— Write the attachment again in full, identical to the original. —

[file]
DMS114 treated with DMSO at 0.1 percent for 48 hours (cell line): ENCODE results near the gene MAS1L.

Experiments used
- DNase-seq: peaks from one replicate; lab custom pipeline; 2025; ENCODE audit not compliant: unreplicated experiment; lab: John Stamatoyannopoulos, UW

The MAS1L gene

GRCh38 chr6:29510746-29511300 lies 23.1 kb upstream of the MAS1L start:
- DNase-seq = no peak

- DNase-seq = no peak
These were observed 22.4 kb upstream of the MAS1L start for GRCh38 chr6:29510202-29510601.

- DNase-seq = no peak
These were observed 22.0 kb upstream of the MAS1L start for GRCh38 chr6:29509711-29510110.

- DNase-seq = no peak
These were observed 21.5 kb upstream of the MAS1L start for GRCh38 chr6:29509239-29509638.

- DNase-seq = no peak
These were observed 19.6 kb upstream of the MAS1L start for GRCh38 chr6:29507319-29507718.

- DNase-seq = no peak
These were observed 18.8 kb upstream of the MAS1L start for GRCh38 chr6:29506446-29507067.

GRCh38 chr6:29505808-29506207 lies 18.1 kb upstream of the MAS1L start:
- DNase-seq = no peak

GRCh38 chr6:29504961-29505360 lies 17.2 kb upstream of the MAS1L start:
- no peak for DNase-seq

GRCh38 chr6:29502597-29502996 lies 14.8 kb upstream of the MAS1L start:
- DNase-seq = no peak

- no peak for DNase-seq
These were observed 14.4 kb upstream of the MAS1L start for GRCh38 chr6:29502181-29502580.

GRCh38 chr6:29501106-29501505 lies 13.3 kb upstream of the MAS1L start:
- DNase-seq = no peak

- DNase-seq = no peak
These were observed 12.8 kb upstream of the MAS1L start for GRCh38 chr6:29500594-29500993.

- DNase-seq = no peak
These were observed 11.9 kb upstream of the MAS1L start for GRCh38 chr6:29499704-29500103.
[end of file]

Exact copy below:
DMS114 treated with DMSO at 0.1 percent for 48 hours (cell line): ENCODE results near the gene MAS1L.

Experiments used
- DNase-seq: peaks from one replicate; lab custom pipeline; 2025; ENCODE audit not compliant: unreplicated experiment; lab: John Stamatoyannopoulos, UW

The MAS1L gene

GRCh38 chr6:29510746-29511300 lies 23.1 kb upstream of the MAS1L start:
- DNase-seq = no peak

- DNase-seq = no peak
These were observed 22.4 kb upstream of the MAS1L start for GRCh38 chr6:29510202-29510601.

- DNase-seq = no peak
These were observed 22.0 kb upstream of the MAS1L start for GRCh38 chr6:29509711-29510110.

- DNase-seq = no peak
These were observed 21.5 kb upstream of the MAS1L start for GRCh38 chr6:29509239-29509638.

- DNase-seq = no peak
These were observed 19.6 kb upstream of the MAS1L start for GRCh38 chr6:29507319-29507718.

- DNase-seq = no peak
These were observed 18.8 kb upstream of the MAS1L start for GRCh38 chr6:29506446-29507067.

GRCh38 chr6:29505808-29506207 lies 18.1 kb upstream of the MAS1L start:
- DNase-seq = no peak

GRCh38 chr6:29504961-29505360 lies 17.2 kb upstream of the MAS1L start:
- no peak for DNase-seq

GRCh38 chr6:29502597-29502996 lies 14.8 kb upstream of the MAS1L start:
- DNase-seq = no peak

- no peak for DNase-seq
These were observed 14.4 kb upstream of the MAS1L start for GRCh38 chr6:29502181-29502580.

GRCh38 chr6:29501106-29501505 lies 13.3 kb upstream of the MAS1L start:
- DNase-seq = no peak

- DNase-seq = no peak
These were observed 12.8 kb upstream of the MAS1L start for GRCh38 chr6:29500594-29500993.

- DNase-seq = no peak
These were observed 11.9 kb upstream of the MAS1L start for GRCh38 chr6:29499704-29500103.